What is policy about auto-editing config files on port install / deinstall?
matthew at FreeBSD.org
Thu Jan 3 22:35:45 UTC 2013
On 03/01/2013 22:14, Oleg Moskalenko wrote:
> So, what is the general recommended policy on the network services
> ports in regard to /etc/rc.conf file ? If I install a port that
> creates a service "foodbank", then which choice is better:
> 1) "Automatically" edit /etc/rc.conf in the port installation script
> to include the line: foodbank_enable="YES",
> 2) Display a message to the user like "you must edit /etc/rc.conf to
> add line foodbank=YES file" ?
> The same question applies to the port de-installation.
That's a rather different question to the original.
In this case, the policy is clear: always choice 2 -- advise the admin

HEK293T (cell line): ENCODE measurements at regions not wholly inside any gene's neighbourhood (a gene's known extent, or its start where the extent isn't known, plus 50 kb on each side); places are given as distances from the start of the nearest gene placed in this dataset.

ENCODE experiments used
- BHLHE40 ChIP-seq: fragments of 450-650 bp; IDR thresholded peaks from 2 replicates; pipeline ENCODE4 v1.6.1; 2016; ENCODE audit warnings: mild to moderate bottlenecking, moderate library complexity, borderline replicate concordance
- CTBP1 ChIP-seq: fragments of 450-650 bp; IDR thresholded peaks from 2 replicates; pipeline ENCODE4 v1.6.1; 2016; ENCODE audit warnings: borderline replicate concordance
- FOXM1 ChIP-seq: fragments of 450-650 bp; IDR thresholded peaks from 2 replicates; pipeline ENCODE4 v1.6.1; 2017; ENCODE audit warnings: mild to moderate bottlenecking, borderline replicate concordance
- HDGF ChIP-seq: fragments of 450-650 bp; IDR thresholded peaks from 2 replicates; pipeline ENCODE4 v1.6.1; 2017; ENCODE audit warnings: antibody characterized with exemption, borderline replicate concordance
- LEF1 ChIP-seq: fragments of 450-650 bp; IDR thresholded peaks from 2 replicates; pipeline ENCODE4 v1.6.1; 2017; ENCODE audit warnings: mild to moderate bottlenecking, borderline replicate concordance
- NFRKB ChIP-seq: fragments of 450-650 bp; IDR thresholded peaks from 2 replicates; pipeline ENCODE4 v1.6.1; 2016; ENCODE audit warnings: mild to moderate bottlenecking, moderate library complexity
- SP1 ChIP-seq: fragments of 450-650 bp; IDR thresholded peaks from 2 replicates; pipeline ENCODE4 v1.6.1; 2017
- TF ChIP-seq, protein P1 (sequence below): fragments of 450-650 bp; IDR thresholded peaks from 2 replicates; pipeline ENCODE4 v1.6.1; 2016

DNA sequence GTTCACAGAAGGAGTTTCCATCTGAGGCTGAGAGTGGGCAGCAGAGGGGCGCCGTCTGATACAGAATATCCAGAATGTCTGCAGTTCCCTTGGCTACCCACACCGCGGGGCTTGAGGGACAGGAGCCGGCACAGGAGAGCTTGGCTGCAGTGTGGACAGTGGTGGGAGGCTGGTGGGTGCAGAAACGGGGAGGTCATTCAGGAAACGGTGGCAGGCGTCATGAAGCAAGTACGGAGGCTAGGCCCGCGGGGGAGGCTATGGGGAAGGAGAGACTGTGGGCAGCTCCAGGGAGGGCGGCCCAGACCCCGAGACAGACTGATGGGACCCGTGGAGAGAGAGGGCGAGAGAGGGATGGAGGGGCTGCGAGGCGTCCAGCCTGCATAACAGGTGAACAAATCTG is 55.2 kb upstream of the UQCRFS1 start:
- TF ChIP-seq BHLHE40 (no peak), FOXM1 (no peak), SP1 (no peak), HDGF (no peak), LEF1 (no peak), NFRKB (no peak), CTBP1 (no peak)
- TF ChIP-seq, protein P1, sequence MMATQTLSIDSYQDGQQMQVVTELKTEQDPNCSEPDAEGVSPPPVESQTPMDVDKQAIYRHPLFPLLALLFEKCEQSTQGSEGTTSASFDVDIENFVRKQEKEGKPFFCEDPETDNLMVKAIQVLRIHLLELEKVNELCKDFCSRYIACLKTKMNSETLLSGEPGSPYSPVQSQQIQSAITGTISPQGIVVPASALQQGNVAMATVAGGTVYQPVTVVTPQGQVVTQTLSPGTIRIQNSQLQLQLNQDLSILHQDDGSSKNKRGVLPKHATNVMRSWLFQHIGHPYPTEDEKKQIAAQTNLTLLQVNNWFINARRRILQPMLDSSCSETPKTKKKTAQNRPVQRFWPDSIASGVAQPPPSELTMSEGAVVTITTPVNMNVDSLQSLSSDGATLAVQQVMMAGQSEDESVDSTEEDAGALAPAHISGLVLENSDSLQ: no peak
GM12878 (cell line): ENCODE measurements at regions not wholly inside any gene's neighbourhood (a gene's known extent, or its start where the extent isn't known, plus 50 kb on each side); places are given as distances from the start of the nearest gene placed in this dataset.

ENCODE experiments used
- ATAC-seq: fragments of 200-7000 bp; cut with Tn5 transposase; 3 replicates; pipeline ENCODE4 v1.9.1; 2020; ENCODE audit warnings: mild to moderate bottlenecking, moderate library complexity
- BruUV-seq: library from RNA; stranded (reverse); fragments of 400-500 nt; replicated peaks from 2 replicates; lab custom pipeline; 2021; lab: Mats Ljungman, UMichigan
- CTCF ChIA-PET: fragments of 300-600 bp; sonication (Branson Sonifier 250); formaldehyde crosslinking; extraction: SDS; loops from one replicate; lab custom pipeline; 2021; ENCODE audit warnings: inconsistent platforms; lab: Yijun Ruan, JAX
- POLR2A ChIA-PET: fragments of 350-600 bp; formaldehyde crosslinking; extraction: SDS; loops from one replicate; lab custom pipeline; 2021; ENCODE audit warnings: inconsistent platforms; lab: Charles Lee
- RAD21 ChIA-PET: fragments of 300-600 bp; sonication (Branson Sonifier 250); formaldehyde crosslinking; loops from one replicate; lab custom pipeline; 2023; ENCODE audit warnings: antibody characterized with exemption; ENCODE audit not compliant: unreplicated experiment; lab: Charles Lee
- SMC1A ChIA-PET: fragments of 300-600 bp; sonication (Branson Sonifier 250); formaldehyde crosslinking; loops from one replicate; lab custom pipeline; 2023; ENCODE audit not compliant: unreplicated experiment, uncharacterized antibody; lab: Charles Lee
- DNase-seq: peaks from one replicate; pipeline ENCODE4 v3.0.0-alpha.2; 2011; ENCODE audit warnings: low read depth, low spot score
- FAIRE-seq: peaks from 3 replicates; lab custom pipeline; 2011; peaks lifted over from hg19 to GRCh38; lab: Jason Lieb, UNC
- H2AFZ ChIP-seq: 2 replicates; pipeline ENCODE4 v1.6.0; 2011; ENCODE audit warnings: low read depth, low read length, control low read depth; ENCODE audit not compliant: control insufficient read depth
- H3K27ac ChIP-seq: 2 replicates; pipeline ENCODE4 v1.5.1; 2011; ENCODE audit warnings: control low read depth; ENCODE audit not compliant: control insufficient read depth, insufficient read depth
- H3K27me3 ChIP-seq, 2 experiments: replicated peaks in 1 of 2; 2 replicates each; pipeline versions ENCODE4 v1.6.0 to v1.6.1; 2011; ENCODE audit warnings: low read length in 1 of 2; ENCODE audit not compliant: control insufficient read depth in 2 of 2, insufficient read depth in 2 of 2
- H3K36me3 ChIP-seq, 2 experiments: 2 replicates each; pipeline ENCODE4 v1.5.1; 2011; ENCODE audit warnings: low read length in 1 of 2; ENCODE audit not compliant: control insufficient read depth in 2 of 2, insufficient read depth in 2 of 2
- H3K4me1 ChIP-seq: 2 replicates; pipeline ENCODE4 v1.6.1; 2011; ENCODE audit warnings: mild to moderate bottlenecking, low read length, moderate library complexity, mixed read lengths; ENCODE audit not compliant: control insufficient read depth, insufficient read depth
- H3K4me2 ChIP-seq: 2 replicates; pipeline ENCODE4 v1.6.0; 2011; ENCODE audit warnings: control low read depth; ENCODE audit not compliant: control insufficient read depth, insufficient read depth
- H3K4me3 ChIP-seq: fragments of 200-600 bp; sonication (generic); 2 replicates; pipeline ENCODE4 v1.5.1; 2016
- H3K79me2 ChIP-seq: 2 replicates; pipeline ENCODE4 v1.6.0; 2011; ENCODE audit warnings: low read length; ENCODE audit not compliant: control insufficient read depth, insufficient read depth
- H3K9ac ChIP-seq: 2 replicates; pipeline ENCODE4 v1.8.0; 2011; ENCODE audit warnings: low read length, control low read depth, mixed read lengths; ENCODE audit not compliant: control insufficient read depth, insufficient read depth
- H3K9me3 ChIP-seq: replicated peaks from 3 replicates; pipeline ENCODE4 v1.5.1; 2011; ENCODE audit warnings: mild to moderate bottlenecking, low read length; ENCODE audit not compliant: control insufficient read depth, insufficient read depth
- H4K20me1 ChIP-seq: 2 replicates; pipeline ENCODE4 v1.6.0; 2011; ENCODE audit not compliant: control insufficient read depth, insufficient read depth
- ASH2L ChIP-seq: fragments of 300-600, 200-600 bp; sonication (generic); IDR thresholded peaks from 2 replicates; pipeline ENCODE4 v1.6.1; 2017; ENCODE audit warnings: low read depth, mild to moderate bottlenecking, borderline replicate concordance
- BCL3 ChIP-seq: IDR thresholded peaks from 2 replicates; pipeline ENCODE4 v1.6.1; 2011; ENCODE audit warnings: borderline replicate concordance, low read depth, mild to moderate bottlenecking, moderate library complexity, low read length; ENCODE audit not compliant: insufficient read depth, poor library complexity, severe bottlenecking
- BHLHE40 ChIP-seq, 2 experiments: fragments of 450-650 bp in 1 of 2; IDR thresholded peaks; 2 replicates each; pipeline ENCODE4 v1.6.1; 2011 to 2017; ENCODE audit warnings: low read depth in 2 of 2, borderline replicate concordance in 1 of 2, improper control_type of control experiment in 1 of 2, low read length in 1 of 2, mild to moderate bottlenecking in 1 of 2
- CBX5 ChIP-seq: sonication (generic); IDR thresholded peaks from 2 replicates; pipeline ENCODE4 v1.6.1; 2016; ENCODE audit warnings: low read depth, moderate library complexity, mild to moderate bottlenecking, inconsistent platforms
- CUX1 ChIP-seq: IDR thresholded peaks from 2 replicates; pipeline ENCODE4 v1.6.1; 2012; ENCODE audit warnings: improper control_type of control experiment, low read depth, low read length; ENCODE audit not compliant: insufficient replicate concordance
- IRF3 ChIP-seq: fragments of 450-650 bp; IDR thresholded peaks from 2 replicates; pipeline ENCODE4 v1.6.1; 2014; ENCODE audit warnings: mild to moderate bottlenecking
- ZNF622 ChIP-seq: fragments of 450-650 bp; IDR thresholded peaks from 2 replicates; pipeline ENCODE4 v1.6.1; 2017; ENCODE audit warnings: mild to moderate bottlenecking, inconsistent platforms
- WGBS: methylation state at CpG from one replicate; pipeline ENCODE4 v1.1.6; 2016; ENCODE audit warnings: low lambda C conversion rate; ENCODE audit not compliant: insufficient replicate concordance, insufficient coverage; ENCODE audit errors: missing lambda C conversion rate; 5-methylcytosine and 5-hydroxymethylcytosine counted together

about what to do, where necessary. Installing a port does not reliably
imply intent to run it as a service and hence automatically enabling it
in rc.conf is simply wrong.
Although adding 'foodbank_enable="YES"' to /etc/rc.conf is such a
routine action that you probably don't really need to mention it.
The original question was more along the lines of 'should installing or
deinstalling the port mean automatically editing
Editing the port on deinstall only makes sense if there are several
different ported applications that all use the same configuration file.
Otherwise, there's no point editing the config file, since deleting the
port means there's nothing left to read it. The classic example of
automatically editing a config file occurs with httpd.conf when
installing/deinstalling apache modules. That fulfils the multiple ports
using the same config file criterion in an exemplary way.
Customising a config file used exclusively by one port at install time
(but only if there isn't a pre-existing config file) is more of a grey
area. On the whole ports tend not to do this, citing the 'Tools not
Policy' mantra. But I don't think it is actually forbidden.
Dr Matthew J Seaman MA, D.Phil.
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